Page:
James Crowley grew up in North Cambridge, a working-class community that also contained a rising middle-class population. Cambridge is affectionately known as the People’s Republic of Cambridge for its progressive politics. Despite the generally liberal ideology, residential segregation, based upon income and personal preferences (by Blacks and by Whites), was prevalent during Crowley’s formative years. Following the lead of his older brother, he attended the only public high school in Cambridge, known as CRLS, the Cambridge Rindge and Latin High School. Crowley was a successful but not a star student and was well liked by his teachers, coaches, and classmates. He is well respected by his African-American former coach at CRLS, George Greenidge. Coach Greenidge remembers Crowley’s remarkable success in wrestling and tenacity on the football field. He speaks enthusiastically about Crowley and considers him one of the most disciplined athletes he has ever coached. Greenidge states that, to this day, he would swear by Crowley at a moment’s notice.

After graduating from high school, Crowley worked in several capacities as a police officer and ultimately followed in the path of his father and older brother by pursuing a career in law enforcement in Cambridge. As a result of his success as a police officer in Cambridge, Sgt. Crowley was able to move to Natick, a suburb of Boston, where he owns a comfortable, spacious home and resides with his young family.

Professor Gates rents a comfortable home owned by Harvard in a predominately White neighborhood where residents expect police to investigate any suspicious behavior, prevent as many criminal acts as possible, and maintain the safety of the neighborhood. Residents there have a very different sense of the police than residents of nearby Area IV. Area IV has a significant African American and Latino presence. Parents there often feel that their children are harassed by the police and that young men are routinely confronted with the misconception that every Black male wearing baggy pants, tennis shoes, and some kind of a baseball cap fits a profile.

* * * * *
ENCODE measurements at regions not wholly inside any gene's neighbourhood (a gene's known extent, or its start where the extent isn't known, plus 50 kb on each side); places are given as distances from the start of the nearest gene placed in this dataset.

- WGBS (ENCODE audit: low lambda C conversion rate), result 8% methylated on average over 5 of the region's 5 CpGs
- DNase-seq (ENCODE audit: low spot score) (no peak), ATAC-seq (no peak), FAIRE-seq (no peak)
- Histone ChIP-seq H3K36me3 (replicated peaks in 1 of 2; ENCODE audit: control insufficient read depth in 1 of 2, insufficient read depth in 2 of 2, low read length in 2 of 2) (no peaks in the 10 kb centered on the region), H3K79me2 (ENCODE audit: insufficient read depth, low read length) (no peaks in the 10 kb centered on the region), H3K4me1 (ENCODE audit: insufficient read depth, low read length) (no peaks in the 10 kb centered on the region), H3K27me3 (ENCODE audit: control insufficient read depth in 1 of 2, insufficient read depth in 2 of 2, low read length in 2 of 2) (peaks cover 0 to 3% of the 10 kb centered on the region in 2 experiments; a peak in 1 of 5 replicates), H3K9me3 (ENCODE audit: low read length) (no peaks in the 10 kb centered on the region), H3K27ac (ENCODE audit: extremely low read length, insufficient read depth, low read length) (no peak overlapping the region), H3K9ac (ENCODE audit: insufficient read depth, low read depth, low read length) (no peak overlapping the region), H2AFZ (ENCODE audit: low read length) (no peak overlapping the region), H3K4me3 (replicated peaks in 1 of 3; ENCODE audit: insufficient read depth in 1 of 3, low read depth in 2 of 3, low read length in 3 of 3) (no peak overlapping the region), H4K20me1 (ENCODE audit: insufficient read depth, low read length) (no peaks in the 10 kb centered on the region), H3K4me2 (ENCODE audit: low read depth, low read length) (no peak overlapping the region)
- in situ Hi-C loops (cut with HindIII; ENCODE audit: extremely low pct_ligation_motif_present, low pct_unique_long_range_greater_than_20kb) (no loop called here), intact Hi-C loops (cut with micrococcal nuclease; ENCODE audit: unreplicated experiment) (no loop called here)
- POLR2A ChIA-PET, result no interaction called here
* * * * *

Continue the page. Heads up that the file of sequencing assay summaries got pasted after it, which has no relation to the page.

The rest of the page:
Living on Ware Street, fewer than two blocks away from Harvard University, it would seem clear that Professor Gates would be protected — not targeted — by law enforcement. The reality, however, turned out to be quite different. He would soon learn a lot about his own assumptions and understand firsthand the difference between the fundamental principle of the presumption of innocence and the practical application of the presumption of guilt.

July 16 was a bright summer day in Cambridge. Professor Gates was on his way home following a very successful business trip to China. Sgt. Crowley was halfway into his morning schedule, patrolling familiar territory near his old high school. Ms. Lucia Whalen, a circulation and fundraising manager for Harvard Magazine, was working at her desk at 7 Ware Street. The summer pace was a little slower because the next issue of the magazine would not be published until October.

Professor Gates was eager to get home after the grueling and long trip. He was not just exhausted but was also suffering from a nagging cold. Despite his exhaustion, Gates was happy to return home to begin editing the results of the genealogical research and interviews he had conducted in China for his Faces of America PBS series. He also knew that within days he would begin a relaxing summer at his home on Martha’s Vineyard in Oak Bluffs, a community where, for hundreds of years, many African American families have spent the summer.

Excerpted from The Presumption of Guilt by Charles Ogletree. Copyright 2010 by the author and reprinted by permission of Palgrave Macmillan, a division of Macmillan Publishers Limited.

Books Featured In This Story

The Presumption of Guilt

The Arrest of Henry Louis Gates Jr. and Race, Class, and Crime in America

by Charles J. Ogletree Jr.

Hardcover, 256 pages |